The miR-430 locus with extreme promoter density forms a transcription body during the minor wave of zygotic genome activation

Yavor Hadzhiev, Lucy Wheatley, Ledean Cooper, Federico Ansaloni, Celina Whalley, Zhelin Chen, Sara Finaurini, Stefano Gustincich, Remo Sanges, Shawn Burgess, Andrew Beggs, Ferenc Müller*

*Corresponding author for this work

Research output: Contribution to journalArticlepeer-review

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Abstract

In anamniote embryos, the major wave of zygotic genome activation starts during the mid-blastula transition. However, some genes escape global genome repression, are activated substantially earlier, and contribute to the minor wave of genome activation. The mechanisms underlying the minor wave of genome activation are little understood. We explored the genomic organization and cis-regulatory mechanisms of a transcription body, in which the minor wave of genome activation is first detected in zebrafish. We identified the miR-430 cluster as having excessive copy number and the highest density of Pol-II-transcribed promoters in the genome, and this is required for forming the transcription body. However, this transcription body is not essential for, nor does it encompasse, minor wave transcription globally. Instead, distinct minor-wave-specific promoter architecture suggests that promoter-autonomous mechanisms regulate the minor wave of genome activation. The minor-wave-specific features also suggest distinct transcription initiation mechanisms between the minor and major waves of genome activation.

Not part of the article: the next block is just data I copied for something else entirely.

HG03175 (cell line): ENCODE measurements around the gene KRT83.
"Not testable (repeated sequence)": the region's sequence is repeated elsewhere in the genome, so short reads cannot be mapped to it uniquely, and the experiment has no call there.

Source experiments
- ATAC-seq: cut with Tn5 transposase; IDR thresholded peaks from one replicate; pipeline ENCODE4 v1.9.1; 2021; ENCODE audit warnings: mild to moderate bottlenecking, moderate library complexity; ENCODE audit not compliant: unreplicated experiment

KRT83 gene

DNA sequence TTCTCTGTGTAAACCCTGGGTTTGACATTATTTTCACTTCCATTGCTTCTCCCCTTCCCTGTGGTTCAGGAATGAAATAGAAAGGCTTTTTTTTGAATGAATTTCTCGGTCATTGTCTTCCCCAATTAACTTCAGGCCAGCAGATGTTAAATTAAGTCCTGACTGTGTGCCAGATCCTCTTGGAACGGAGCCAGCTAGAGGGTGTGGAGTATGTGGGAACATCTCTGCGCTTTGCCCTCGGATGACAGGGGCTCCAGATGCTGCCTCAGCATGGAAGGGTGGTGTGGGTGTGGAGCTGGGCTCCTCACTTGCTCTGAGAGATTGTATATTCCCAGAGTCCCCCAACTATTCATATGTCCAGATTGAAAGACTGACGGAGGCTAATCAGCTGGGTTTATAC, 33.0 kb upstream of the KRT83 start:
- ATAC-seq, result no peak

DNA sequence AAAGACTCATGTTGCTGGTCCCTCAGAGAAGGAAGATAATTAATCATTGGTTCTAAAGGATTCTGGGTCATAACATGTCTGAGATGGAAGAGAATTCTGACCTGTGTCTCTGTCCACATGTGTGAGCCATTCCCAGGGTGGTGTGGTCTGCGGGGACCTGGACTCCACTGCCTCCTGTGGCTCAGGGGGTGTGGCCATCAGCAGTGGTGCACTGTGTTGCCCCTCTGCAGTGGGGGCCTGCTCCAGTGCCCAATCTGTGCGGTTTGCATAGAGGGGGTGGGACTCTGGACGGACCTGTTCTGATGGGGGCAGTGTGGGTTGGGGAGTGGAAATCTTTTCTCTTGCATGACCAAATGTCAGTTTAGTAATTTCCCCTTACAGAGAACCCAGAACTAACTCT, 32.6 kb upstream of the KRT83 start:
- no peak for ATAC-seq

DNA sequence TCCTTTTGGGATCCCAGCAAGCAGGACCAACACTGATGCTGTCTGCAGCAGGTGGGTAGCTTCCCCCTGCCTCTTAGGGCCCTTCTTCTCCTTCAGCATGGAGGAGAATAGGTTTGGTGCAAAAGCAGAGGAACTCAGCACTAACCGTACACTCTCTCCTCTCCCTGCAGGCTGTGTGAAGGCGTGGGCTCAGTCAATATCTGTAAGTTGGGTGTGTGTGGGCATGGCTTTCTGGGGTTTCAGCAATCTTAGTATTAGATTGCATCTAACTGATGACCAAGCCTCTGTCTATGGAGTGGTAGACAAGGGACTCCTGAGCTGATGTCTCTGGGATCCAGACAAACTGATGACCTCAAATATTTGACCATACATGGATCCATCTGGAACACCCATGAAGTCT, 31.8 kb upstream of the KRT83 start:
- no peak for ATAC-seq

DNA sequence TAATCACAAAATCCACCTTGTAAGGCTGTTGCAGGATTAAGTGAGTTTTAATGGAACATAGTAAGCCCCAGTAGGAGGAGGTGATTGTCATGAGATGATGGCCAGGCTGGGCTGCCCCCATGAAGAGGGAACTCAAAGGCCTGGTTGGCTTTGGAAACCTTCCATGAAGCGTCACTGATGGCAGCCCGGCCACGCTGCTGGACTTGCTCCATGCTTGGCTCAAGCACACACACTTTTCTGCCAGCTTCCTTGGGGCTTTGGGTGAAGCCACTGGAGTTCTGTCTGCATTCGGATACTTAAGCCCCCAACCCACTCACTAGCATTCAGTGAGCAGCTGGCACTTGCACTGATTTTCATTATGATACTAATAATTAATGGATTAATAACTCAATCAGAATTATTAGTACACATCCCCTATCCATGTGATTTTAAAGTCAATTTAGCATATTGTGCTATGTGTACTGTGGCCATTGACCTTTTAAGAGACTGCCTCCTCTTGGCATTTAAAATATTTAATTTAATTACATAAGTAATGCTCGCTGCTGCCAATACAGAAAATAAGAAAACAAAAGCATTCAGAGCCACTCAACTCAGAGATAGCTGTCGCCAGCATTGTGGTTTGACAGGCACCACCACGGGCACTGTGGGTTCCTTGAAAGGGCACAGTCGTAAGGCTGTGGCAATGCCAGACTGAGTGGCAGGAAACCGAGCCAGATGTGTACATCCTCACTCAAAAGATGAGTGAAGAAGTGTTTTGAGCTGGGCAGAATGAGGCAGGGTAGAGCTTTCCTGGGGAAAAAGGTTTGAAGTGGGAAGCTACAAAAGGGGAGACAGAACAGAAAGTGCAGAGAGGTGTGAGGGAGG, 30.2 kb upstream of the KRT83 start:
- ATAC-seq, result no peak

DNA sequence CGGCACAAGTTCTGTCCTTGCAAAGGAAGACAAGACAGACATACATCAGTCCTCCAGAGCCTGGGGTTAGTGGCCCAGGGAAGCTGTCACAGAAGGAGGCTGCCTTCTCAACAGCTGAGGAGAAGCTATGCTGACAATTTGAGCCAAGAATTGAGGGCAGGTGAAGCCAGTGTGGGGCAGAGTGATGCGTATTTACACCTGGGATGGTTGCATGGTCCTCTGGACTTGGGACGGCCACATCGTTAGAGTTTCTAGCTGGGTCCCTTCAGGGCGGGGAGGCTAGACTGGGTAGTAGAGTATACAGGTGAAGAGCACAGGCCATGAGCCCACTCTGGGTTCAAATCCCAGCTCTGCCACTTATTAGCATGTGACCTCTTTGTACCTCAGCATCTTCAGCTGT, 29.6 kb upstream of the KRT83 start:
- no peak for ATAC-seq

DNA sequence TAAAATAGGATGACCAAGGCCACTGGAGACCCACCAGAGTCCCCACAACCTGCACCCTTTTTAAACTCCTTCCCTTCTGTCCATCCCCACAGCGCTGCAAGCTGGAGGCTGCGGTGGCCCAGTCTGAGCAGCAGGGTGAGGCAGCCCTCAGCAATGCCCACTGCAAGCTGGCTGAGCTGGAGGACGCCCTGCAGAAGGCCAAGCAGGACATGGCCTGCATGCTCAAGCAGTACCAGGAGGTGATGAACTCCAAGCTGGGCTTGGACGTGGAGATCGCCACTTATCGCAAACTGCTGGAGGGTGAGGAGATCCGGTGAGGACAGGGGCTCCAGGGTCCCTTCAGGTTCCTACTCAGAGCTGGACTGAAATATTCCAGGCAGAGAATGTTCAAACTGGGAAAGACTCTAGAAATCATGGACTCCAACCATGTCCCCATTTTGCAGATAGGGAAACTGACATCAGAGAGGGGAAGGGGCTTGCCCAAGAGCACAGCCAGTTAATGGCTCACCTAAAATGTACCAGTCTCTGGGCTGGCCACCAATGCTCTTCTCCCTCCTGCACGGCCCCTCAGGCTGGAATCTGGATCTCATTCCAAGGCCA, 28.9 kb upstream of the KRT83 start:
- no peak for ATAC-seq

Original languageEnglish
Pages (from-to)155-170.e8
Number of pages24
JournalDevelopmental Cell
Volume58
Issue number2
DOIs
Publication statusPublished - 23 Jan 2023

Bibliographical note

Funding Information:
This work was funded by a Wellcome Trust Investigator Award ( 106955/Z/15/Z ) and funding from the MDS Research Development Fund to F.M. and was supported in part (S.B.) by the Intramural Research Program of the NHGRI ( ZIAHG200386-06 ). We thank Genomics Birmingham for sequencing, the imaging facility of the Technology Hub core, and the BMSU facility at the University of Birmingham. We thank S. Branford and J.-B. Cazier for support from the University of Birmingham BlueBEAR/CaStLeS high performance computing cluster. We also thank A. Jimenez-Gonzalez for embryo injections and P. Balwierz for advice on gene copy-number calculations. We thank M. Lagha for their smiFISH protocol. We thank Darius Balciunas for providing the pDB783:Xla.crygc-attP-Gal4vp16-14UAS:eGFP plasmid.

Publisher Copyright:
© 2022 The Authors

Keywords

  • core promoter features
  • minor wave
  • miR-430
  • RNA Pol II
  • transcription body
  • zygotic genome activation

ASJC Scopus subject areas

  • Molecular Biology
  • Biochemistry, Genetics and Molecular Biology(all)
  • Developmental Biology
  • Cell Biology

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